A.D. 1200 - 1534
Claim to Fame: The Tipon complex attests to the advanced hydraulic and geotechnical engineering of the Inca people and their predecessors. Tipon is an engineering masterpiece of planning, design, and construction. The complex irrigation system of canals, aqueduct, fountains, buried conduits, and a tunnel provided conjunctive use of both surface and spring water.
| Courtesy Flickr/James Preston
Tipon is a self-contained, walled settlement that served as an estate for Inca nobility. Located 13 miles down the Huatanay River Valley by the Inca capital of Cusco, the 500-acre archeological site provides knowledge and better understanding of the pre-historic Inca and their irrigation and building skills. The site represents great mastery of irrigation and hydraulic technology. The civil engineers of Tipon designed buildings, 13 integrated central terraces, waterworks, hundreds of other terraces and massive structures to be visually and functionally harmonious with their surroundings. These features have endured into the 21st century. Topographic surveying, clearing, structure measurements, mapping of three long unused canals, and analysis of how the Central Terraces were irrigated by their several canal systems have shown that the Inca engineers knew a lot about the handling and beneficial use of land and water for aesthetic purposes and community development.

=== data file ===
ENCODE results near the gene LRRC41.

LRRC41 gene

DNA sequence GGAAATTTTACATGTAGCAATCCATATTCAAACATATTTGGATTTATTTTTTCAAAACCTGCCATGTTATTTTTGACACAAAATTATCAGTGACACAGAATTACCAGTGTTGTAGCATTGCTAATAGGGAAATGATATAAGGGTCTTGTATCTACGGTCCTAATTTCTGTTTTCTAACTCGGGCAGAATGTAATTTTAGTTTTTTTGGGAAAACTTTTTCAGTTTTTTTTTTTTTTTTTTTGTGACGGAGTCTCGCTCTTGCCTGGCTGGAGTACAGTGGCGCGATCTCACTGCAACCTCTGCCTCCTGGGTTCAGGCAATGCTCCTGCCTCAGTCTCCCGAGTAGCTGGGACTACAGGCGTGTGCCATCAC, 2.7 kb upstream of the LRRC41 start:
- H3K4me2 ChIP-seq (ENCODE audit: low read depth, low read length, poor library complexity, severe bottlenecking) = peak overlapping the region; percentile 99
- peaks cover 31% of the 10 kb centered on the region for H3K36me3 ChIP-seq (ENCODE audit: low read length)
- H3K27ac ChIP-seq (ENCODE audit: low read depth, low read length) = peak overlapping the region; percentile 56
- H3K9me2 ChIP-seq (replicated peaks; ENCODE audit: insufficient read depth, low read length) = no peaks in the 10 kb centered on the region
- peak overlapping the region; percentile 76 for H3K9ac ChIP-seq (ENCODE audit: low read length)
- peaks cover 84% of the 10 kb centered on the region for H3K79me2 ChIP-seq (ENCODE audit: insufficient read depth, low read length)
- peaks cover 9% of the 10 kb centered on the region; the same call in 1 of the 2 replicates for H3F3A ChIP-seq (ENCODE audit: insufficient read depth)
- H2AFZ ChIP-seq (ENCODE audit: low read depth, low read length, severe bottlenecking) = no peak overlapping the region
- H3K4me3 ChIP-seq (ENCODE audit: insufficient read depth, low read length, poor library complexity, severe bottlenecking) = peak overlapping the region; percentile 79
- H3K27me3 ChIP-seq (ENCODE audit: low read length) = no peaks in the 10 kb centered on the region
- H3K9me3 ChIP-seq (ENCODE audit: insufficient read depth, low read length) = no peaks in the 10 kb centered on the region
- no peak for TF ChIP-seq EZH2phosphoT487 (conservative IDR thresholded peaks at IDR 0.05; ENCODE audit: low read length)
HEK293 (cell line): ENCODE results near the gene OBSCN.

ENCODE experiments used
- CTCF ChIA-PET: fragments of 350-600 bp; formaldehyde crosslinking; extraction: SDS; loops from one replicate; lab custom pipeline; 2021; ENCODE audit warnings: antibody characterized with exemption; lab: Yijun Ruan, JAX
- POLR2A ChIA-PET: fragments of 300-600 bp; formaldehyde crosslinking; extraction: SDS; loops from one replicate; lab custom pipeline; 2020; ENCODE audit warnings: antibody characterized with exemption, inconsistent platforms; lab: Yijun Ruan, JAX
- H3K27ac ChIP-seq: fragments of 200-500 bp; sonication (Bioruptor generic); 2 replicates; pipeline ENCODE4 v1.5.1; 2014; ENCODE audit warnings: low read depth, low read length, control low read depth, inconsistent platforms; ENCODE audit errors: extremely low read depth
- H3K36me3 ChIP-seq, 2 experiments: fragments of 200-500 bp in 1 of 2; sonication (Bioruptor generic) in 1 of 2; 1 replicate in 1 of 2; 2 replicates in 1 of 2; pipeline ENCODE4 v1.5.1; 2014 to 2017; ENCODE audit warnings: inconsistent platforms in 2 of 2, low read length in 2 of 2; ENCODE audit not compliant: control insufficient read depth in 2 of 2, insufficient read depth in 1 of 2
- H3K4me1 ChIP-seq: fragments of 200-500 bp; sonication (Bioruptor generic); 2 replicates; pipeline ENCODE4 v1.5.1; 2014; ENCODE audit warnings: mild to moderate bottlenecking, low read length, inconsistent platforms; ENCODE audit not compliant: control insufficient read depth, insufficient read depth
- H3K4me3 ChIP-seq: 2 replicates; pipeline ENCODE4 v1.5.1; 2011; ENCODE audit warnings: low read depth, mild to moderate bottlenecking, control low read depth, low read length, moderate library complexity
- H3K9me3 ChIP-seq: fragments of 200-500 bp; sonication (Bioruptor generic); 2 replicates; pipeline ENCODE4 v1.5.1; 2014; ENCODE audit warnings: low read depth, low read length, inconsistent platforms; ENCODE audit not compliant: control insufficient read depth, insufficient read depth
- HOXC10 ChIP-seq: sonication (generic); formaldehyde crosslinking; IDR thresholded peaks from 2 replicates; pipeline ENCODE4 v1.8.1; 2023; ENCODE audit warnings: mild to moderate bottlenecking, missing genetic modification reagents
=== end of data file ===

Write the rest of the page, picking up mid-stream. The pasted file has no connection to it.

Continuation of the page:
1. The massive outer wall of Tipon, built before Inca times, is 15 to 20 feet high and nearly 4 miles long. The Inca converted the site to their own use.
2. The Inca effectively utilized conjunctive use of surface water and groundwater.
3. The Tipon site includes a 200-foot-long, masterfully designed and built aqueduct to carry surface water.
4. The Tipon central terraces were designed to manage cold winter nights by conserving the sun's heat to ward off frost.
5. Residences at the Tipon site accommodated about 500 people. Workers at Tipon were brought in from outside the walls.
6. The Inca made good use of subsurface drainage techniques to ensure long-term integrity of the central terraces, which were built in a filled-in ravine.
7. Special hydraulic structures were integrated into the Tipon terrace walls so that irrigation water could be lowered from one terrace to another. Some of the vertical hydraulic drops used by the Inca were 15-feet-high, but utilized design techniques that kept splash to a minimum.
8. The Inca mastered the technique of bifurcation structures, effectively routing water in different directions to provide for efficient irrigation.
9. Archaic petroglyphs that are many thousands of years old still exist on top of Tipon Mountain.